Posts

safe as a single mom

4 Tips To Help You Feel Safe As a Single Mom

safe as a single mom

 

While living alone can come with a series of benefits for one’s mental well-being, it is also associated with a litany of challenges. One of these prominent challenges includes personal safety. Fortunately, there are easy ways to begin your journey as a single mother safely and securely. Here is how you can start today.

How to Feel Safe As a Single Mom

Have a Home Security System

In today’s day and age, technology can help people in a variety of ways. When it comes to your house, getting a home security system would be an excellent first step in ensuring your safety. This is because having this security system will not only ensure that people who are not supposed to be in your house stay out, but you will be alerted of any danger before it arises.

There are a series of components that can make a home security system even more powerful. For example, a motion detector will be able to track if someone suspicious that you were not expecting approaches your house. You will also be able to interface with the system so that it recognizes only you as the primary entrant. Wire-free cameras that latch onto the outside of the house is another cost-effective alternative to give you a view of what is taking place outside.

Build a Rapport With Neighbors

Moving into a new neighborhood can be a fun experience, but that does not mean you should ever let your guard down. One of the best ways to approach this is by establishing a support system in the form of your neighbors. When you move in, introduce yourself kindly and try to get their personal information. That way, if something were to happen and your family isn’t around, you can always rely on those next door to you.

Many people do not like trying to establish a relationship out of fear. However, do not let fear get in the way of helping out with your safety. You never know when an emergency may arise and if you will need swift assistance.

Do Not Reveal Your Status

There is nothing to be ashamed of when it comes to being a single mother living alone in a home. However, you should realize that revealing this fact could prove to be a huge safety hazard. Unfortunately, many would-be criminals or thieves see a single mother with no one else living in the household as an easy target.

You can be confident in yourself all you please, but understand that many home invasions occur in groups and not just singular adversaries. Take pride in being independent and do not be ashamed of it. At the same time, be wise about it and do not make it obvious that it is only yourself and furniture inside your home.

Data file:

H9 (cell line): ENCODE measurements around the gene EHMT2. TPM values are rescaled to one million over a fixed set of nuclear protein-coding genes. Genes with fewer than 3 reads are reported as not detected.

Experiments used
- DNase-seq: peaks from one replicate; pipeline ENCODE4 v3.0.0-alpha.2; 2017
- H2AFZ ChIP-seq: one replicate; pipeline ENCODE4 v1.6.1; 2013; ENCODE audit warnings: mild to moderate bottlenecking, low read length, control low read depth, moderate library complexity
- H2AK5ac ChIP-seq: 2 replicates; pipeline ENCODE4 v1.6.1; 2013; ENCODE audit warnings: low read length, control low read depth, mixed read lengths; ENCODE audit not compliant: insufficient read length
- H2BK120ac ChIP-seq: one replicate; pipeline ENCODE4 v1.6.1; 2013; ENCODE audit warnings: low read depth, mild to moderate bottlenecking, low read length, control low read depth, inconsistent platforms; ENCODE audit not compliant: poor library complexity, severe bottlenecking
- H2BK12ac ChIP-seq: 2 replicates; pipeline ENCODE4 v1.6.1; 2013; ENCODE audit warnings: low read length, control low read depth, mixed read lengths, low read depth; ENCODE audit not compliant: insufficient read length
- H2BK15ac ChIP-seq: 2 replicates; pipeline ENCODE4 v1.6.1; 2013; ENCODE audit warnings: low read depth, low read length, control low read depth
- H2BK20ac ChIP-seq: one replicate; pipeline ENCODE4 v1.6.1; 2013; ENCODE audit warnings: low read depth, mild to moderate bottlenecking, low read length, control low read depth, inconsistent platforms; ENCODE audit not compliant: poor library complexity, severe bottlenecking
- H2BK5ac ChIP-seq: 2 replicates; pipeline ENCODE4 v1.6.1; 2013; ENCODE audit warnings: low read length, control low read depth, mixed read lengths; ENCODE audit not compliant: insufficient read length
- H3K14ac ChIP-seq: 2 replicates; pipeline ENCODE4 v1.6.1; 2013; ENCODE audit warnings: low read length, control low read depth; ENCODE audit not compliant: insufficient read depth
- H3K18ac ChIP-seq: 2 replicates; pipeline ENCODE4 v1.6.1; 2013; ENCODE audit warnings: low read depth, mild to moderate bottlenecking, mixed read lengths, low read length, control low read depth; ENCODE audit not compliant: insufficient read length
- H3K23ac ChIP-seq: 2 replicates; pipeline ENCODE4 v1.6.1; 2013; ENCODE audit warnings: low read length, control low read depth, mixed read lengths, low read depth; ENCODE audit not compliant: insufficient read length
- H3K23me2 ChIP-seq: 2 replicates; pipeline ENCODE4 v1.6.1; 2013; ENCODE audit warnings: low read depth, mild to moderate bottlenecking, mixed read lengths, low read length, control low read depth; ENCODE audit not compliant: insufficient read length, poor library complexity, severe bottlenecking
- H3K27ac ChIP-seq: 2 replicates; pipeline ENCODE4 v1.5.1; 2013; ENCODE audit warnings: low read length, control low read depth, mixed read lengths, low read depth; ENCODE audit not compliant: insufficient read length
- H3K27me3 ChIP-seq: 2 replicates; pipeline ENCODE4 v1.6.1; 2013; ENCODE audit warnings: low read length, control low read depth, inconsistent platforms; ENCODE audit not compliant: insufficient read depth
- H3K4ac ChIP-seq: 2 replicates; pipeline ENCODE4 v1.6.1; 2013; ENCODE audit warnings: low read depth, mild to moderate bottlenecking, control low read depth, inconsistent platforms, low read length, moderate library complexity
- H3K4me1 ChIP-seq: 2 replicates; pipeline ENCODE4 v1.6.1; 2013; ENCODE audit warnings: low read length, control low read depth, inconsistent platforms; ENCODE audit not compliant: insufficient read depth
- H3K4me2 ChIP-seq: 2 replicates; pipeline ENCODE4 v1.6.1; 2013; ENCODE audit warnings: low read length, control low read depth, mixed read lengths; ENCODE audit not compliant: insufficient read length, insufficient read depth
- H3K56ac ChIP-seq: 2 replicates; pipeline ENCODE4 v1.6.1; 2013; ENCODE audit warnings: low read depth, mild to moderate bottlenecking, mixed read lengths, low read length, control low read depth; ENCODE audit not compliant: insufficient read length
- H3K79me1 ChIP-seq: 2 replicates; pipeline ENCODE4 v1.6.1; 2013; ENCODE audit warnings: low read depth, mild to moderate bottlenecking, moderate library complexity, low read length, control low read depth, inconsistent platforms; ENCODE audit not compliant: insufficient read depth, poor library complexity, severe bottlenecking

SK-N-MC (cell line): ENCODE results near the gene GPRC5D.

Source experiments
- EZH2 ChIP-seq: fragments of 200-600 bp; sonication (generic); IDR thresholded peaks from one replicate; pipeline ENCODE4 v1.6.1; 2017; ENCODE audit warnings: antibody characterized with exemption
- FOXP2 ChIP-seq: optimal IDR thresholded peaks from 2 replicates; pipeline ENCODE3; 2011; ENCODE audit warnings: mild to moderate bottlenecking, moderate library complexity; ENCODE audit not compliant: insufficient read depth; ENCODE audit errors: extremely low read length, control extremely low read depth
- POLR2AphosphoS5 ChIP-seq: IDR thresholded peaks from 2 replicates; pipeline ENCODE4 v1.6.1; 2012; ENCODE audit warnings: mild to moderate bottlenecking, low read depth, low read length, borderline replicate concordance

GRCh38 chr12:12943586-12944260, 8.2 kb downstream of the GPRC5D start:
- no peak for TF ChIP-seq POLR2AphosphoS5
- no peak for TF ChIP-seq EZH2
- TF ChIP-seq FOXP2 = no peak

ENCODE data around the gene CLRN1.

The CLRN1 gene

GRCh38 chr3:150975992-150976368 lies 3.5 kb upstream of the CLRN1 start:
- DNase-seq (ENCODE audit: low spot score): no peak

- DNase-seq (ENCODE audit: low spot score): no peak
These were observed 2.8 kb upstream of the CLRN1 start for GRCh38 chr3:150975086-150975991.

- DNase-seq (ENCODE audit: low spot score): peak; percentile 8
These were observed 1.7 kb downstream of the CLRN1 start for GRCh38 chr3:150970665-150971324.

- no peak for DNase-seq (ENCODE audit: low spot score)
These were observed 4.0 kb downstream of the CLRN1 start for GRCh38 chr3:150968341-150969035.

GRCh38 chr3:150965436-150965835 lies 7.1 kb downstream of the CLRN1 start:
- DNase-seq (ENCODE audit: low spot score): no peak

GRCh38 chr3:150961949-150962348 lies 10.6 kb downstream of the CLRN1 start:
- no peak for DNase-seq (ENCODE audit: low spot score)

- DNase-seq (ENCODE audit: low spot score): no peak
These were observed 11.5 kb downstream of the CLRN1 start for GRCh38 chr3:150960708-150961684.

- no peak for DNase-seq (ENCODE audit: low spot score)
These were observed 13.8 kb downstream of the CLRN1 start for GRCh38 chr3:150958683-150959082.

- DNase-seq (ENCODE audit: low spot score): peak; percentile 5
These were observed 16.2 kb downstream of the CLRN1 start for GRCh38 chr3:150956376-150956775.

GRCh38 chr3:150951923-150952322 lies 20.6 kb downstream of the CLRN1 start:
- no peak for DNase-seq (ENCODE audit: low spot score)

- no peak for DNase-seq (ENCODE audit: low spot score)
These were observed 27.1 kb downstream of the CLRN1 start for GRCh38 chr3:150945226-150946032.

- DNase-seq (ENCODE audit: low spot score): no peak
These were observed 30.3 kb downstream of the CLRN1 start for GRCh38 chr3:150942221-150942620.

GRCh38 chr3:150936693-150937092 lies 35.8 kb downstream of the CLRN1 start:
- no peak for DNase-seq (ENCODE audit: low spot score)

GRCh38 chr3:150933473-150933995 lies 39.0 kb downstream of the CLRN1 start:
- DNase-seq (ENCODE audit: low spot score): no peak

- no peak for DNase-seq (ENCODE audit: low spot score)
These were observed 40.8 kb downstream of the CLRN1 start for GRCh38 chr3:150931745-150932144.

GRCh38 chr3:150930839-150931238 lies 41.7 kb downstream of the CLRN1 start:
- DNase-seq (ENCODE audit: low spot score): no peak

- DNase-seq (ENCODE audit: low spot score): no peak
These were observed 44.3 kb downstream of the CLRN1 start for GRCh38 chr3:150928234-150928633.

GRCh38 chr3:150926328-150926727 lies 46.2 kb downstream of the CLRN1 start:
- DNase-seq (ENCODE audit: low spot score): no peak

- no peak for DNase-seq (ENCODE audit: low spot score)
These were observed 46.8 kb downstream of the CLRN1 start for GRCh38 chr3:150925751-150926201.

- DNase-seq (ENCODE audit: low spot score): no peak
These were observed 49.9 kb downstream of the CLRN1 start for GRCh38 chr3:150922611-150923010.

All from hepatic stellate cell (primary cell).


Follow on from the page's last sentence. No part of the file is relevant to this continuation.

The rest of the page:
Use Common Sense

Finally, you will always want to use common sense, especially to deter potential criminals. What does this entail? First, you will want to close all of the curtains so as to not reveal how many people are currently inside. Also, you will want to keep some of the lights on until late in the night. After all, the key for criminals is stealth and the ability to commit a crime without having their identity exposed. Also, make sure that your windows are shut and your doors are locked. You can spend money on security systems, but common sense helps.

As you can see, living alone can be fun, but it comes with great responsibility. Follow these tips and you will feel more safe and secure.

The post 4 Tips To Help You Feel Safe As a Single Mom appeared first on Divorced Moms.

Read More –>

5 Ways to Feel Safe As a Single Mom After a Divorce

5 Ways to Feel Safe As a Single Mom After a Divorce

As a single mom, it’s important that you take every possible precaution to protect your family against potential dangers, therefore adding home improvements should be among your top priority.

The post 5 Ways to Feel Safe As a Single Mom After a Divorce appeared first on Divorce Magazine.

Read More –>

feel more confident

Want To Feel More Confident? Stop Apologizing!

feel more confident

 

Ever been in a situation like this before?

You don’t pick up the phone in time and when you call the person back, the first words out of your mouth are “I’m sorry.”

You bring store-bought cupcakes to your friend’s party and you utter “I’m sorry.”

You vent to a good friend about something going on, and you say, “Sorry for rambling.”

Notice the pattern going on?

You’re apologizing. Way too much. And it’s those apologies that are impeding your divorce recovery.

Want To Feel More Confident? Stop Apologizing!

Uncomfortable Truth #1: We’re raised to be people-pleasers.

We are natural caregivers. From an early age, you were most likely following your mother around, hoping to help her out, or taking care of your younger siblings. Or, you may have had a parent say to you at one time, “I need you to watch your brother/sister and make sure they don’t get into trouble.”